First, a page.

Some lazy cross-posting for those who don't read my food blog.
“Russia is better to see once, than heard hundreds of times”
Iceland, Portugal and Brittany headed my list of where to go for a spare week in Europe. Russia was someone else’s idea entirely but somehow it wormed its way to the top and we found ourselves in the most intriguing countries I’ve ever experienced.
From the bowels of the grey, smoky confines of St Petersburg airport, eventually the unsmiling immigration officers spat us out one by one to wait for our luggage. We’d read that taxi drivers were rogues but after a relatively smooth transaction at the kiosk we found ourselves travelling at good speed to our hotel, just in time for the tour briefing. Actually we were two minutes late and the guide let us know of her displeasure (though not as severely as the hapless travellers whose plane got in even later than ours).
It’s quite possible at that point, after travelling all day from Amsterdam, we wondered why we’d come to Russia. Even more so after an unappetising hotel breakfast that segued into a bus ride in the rain to a large souvenir shop.
Perhaps it was the first shot of vodka that welcomed us to the retail haven, or the break in the clouds that appeared later in the day but from then on St Petersburg began to shine. Though sadly not in time to illuminate the Church on Spilled Blood, for the iconic photo opportunity. However for a city that reportedly has only 40 sunny days a year we managed to score a number of them.
And a bit like the weather, the earlier school-mistressy manners of our guide also blossomed, revelling a friendly and amusing soul beneath her initial strictness.
What I dreaded most about Russia was the food. Avoiding meat and dairy I feared this could be the worst culinary week of my life, as all the national dishes are laced with sour cream or cooked in a meat stock. But fortunately it turned out to be quite the opposite.
Too many meals were on a tight deadline, with so much to do and too little time to do it (and large chunks of time gobbled by the unpredictability of some of the worst traffic congestion in the world). Despite the prevalence of global brands everywhere reminding you that urban Russia is a first world country with barely a visual reminder of its communist past, restaurant service can be notoriously slow. If you have less than two hours to eat, self-service cafeterias are the way to go. And they are everywhere we went in the cities. Unlike some of the modern full service restaurants, there is no menu and certainly nothing in English to inform your choices. There are rules around where and how to queue for hot or cold dishes, drinks and what not which we no doubt blundered through. Like all good cafeterias you grab a tray. There was always an amazing array of salads, some even vegan, most vegetarian. On the subject of vegan food, these self-service restaurants will inevitably have more than salads to fill you, with hearty bean dishes and potatoes in some form. But having said that, the salads were good and with a more lavish selection of vegetables than we’d experienced throughout central Europe. Hot food was always presided over by non-communicative servers. Unless you speak the language, there’s no point asking but all my guesses paid off and I managed to find something hot and tasty sans-meat every time. There were chunks of perfectly cooked fish, cooked vegetables, spicy red bean stews and veggie or fish based patties. Then there were the spuds. Fried chunks of potatoes cooked with crispy mushrooms. Not sure if this is a year round dish, or just for autumn with the abundance of wild mushrooms. Every Russian, our guides asserted, knows how to identify edible fungi. Foraging, once a necessity for survival, seems permanently imprinted on the DNA.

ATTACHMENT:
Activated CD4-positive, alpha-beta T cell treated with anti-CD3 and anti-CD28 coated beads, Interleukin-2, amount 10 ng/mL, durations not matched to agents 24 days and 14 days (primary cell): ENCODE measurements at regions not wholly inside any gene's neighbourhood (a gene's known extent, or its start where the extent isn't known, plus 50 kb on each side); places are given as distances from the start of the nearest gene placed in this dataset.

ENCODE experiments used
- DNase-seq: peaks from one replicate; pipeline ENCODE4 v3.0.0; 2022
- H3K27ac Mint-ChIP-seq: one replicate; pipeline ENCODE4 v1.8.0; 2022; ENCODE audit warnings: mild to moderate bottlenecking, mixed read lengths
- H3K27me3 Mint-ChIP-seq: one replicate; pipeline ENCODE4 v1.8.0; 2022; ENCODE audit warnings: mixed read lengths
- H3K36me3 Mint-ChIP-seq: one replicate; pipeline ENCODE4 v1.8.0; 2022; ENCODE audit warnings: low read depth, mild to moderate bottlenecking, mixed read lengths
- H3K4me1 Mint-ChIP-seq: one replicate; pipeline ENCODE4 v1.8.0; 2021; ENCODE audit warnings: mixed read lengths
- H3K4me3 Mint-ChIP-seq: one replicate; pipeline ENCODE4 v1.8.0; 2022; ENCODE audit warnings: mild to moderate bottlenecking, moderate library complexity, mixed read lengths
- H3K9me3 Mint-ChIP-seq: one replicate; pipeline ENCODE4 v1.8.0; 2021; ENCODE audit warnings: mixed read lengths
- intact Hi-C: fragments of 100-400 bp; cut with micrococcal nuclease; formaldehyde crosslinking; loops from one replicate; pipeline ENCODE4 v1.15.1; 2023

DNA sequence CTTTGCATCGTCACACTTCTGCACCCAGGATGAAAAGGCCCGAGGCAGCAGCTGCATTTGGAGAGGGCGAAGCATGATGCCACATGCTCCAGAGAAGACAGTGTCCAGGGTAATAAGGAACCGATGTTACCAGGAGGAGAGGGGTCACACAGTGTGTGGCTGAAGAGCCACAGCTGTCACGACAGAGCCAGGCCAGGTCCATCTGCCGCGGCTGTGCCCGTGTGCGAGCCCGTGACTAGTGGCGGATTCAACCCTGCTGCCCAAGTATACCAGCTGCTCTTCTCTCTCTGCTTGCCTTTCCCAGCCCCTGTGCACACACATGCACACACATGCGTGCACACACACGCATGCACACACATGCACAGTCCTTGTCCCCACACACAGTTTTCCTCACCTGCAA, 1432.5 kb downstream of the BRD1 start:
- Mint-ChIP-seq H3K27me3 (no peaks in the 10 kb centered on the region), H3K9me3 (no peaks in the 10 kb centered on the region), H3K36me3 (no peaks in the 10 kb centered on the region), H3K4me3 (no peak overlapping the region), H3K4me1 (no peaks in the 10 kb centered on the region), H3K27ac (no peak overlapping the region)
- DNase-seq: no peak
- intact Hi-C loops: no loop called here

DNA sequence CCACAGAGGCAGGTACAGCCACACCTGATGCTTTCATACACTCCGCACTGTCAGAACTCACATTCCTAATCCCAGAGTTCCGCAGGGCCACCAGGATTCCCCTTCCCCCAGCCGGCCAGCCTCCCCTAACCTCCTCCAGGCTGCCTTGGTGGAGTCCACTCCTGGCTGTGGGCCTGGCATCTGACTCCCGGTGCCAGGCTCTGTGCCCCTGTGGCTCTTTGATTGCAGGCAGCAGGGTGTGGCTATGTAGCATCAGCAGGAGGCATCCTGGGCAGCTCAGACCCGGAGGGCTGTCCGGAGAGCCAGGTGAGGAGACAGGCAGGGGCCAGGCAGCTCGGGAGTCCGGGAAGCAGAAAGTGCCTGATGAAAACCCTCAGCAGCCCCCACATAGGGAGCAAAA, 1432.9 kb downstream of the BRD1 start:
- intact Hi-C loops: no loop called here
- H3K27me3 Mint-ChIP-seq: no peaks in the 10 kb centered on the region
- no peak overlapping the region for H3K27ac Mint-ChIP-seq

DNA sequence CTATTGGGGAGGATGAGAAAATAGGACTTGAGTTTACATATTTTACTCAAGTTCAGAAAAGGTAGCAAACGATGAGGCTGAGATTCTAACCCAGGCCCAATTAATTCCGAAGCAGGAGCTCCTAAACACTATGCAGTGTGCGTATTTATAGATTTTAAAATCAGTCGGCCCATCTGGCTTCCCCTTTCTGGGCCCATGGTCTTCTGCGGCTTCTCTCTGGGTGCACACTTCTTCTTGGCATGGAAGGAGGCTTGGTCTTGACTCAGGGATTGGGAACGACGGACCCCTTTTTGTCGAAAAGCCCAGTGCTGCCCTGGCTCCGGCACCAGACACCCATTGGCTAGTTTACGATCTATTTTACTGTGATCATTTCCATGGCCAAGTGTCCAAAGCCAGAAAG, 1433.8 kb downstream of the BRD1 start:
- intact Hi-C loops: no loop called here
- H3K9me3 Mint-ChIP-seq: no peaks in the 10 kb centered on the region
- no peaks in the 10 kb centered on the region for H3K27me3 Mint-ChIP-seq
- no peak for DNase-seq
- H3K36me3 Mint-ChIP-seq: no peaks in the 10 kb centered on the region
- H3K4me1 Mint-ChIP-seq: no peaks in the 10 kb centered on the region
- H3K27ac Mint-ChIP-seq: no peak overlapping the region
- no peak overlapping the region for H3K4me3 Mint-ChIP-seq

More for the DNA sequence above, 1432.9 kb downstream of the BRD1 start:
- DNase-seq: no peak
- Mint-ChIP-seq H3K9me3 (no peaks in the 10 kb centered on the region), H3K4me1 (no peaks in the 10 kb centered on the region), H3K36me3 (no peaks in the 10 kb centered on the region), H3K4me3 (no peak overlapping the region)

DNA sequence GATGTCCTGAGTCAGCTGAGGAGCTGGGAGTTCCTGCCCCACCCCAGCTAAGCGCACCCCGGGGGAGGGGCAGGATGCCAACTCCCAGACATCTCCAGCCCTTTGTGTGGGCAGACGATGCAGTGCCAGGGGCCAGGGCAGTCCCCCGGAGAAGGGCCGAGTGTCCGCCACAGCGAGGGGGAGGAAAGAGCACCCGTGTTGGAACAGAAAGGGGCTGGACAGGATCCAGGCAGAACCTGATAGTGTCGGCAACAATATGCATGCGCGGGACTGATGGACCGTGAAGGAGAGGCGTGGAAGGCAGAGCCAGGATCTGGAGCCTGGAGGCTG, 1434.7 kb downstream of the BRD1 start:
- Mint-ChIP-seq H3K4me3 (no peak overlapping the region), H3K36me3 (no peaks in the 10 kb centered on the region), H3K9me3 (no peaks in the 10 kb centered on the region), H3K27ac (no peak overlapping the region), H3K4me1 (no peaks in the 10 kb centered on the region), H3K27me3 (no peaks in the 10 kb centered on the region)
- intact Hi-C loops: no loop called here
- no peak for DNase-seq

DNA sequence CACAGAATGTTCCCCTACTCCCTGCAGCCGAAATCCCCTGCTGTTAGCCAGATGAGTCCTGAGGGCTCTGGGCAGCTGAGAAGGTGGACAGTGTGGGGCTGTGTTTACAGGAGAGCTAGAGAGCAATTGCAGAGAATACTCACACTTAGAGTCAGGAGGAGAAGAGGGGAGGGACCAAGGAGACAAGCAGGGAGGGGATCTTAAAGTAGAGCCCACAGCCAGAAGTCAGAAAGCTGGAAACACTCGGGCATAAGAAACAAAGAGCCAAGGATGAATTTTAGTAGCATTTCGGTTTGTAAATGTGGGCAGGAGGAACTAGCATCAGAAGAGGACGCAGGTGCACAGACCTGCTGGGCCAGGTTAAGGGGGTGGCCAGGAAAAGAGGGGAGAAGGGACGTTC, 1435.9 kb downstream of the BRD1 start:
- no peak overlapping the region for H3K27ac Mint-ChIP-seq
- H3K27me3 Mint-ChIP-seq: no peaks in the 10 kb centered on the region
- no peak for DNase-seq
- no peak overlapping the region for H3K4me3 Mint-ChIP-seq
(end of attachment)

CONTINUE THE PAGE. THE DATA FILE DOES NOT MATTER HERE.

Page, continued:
While the cafeterias aren’t haute cuisine, they were always tasty and I never had a dud meal. They are also a bargain, which in Russia is rare, filling up for $5-10. I even enjoyed the excitement of not quite knowing what I’d chosen. A simple beetroot salad in Moscow was an unexpected winner (a small dish for about $2). Now I write about this six weeks later, I’m wishing we had a few of these iconic eateries in Melbourne.
However it was a hip, regional restaurant that kidnapped my tastebuds and made me fall in love with the cuisine. It may have cost ten times that of the humble cafeteria but that’s small potatoes for Russia.